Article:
Humanities Harder to Translate into Online Learning Environment

The humanities have taken a beating in the last several decades as a growing number of college students look to major in more marketable fields like technology and the sciences rather than in disciplines like philosophy, history or religion. Quentin Fottrell of MarketWatch explains that the trend is most noticeable in the increasingly popular setting of online courses.

According to a recently published report by the American Academy of Arts & Sciences, the number of students pursuing humanities majors in college is dropping precipitously. Half as many humanities degrees were awarded in 2010 as in 1966 when 14% of all college graduates majored in the area. Even schools with historically strong humanities programs like Harvard are noticing the drop. Between 1954 and 2012, the percentage of humanities majors at the Ivy League school dropped from 36% to 20%.

For a picture of what the curriculum of tomorrow may look like, one need look no further than the online course catalog. Humanities enrollments are among the least popular of all online academic subjects. A 2011 paper, “Learning at a Distance,” published by the government’s National Center for Education Statistics estimated that only 14% of humanities majors took even a single online course. That proportion is smaller than in nearly all other academic disciplines, including computer sciences and education (27%), business (24%), general studies (23%), health care (22%) and engineering (16%).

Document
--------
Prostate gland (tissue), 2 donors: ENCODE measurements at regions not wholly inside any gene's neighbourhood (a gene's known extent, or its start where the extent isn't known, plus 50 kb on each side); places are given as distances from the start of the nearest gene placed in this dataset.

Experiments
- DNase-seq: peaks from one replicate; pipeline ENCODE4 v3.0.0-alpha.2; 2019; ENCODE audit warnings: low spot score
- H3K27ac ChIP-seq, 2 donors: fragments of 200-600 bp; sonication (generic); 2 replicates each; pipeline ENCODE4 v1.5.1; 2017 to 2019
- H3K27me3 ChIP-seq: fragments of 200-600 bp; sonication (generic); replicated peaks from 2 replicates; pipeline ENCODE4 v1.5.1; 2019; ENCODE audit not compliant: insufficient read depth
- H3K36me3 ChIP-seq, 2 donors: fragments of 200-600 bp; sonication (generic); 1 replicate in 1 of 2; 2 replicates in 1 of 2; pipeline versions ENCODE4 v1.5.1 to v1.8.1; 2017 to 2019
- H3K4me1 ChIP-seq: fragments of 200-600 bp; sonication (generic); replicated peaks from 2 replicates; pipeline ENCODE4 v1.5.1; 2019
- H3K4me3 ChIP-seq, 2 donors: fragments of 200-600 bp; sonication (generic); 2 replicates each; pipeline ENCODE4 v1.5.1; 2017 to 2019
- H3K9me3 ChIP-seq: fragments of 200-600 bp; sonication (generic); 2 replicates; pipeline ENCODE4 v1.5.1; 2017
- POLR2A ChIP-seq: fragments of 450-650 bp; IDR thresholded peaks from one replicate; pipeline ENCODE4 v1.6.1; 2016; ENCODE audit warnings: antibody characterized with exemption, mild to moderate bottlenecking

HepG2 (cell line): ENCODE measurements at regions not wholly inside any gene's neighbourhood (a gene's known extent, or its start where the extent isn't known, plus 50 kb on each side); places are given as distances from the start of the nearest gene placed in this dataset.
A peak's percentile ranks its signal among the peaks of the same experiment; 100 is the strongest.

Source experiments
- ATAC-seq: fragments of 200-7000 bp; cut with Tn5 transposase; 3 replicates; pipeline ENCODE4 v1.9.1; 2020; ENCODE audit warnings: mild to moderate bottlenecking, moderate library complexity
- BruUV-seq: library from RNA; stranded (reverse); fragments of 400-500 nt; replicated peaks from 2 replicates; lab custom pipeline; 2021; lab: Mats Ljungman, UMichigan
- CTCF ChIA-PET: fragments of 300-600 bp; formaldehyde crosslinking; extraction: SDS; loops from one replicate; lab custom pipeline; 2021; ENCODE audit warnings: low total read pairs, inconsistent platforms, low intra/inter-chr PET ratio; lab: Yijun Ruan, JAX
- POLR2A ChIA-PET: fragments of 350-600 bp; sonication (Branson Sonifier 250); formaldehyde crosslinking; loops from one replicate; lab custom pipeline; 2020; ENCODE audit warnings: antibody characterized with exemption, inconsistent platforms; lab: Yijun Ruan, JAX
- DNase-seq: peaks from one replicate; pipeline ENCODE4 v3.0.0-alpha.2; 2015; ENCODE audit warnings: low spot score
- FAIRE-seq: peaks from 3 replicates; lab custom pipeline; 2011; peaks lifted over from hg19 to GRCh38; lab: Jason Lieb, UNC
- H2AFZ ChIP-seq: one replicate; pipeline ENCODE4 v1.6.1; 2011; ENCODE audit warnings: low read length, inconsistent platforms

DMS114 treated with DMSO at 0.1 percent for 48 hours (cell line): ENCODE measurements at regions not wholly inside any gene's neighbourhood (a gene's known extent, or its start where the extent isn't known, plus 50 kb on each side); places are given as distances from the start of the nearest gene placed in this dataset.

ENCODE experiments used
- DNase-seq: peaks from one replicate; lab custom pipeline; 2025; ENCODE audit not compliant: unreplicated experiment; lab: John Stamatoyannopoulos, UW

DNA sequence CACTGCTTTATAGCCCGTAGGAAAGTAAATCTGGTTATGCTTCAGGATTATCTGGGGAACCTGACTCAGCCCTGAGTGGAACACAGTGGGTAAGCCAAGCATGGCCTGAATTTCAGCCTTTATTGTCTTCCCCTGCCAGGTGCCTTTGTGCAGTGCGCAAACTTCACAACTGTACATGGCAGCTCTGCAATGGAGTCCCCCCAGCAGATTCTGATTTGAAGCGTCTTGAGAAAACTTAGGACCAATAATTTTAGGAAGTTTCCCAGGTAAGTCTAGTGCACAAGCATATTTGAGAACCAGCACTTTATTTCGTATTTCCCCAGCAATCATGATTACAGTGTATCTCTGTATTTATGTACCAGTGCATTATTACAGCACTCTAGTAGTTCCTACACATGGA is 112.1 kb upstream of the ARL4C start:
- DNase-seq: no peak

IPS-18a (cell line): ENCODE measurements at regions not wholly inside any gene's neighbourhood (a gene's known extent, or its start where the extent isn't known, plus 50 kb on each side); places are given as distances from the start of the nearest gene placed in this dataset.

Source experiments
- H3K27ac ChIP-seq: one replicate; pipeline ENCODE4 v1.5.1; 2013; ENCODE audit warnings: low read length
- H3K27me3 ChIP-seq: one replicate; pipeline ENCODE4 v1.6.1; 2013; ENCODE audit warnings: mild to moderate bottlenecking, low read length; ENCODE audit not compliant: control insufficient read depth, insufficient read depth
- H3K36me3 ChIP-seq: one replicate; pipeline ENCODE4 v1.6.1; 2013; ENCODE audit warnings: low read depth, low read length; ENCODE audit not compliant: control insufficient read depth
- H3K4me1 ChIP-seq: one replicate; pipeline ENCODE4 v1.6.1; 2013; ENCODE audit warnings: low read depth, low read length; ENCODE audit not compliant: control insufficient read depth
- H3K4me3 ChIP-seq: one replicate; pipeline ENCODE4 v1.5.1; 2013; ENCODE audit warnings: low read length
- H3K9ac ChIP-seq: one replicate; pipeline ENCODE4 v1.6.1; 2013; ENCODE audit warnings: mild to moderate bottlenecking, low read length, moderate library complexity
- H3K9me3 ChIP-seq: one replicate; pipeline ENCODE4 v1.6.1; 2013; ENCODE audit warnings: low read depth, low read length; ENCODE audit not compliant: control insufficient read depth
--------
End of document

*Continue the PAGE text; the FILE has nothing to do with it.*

In one sense, these findings are no surprise. Humanities courses are more difficult to translate into an online environment that caters to tens of thousands of students instead of a dozen. Education experts point to the fact that it’s easier to machine-grade a math exam than a philosophy paper.

“Math and science courses can be easily graded online,” says Alexandria Walton Radford, associate program director of postsecondary education at RTI International, a nonprofit research organization. Walton Radford, who wrote the 2011 NCES report, says a typical English essay takes more time and discussion. “Some colleges are working out solutions to that with peers reading papers and generating feedback,” she says.

And, as ever, money talks. The employment picture for humanities graduates isn’t the sunniest – especially as the country still struggles to emerge from the greatest economic downturn since the Great Depression. Employers are publicly clamoring for job candidates with technology training. If there’s an overwhelming need in the businesses world for those holding Russian Literature degrees, the business world is keeping awfully quiet about it.

Still, according to Fottrell, humanities degrees have a role to play in America’s economy as well.

But the humanities are important to the business world, academics say, for tasks ranging from a company’s efforts to expand successfully overseas to how it interacts with its customers, academics say.

Wednesday
06 26, 2013
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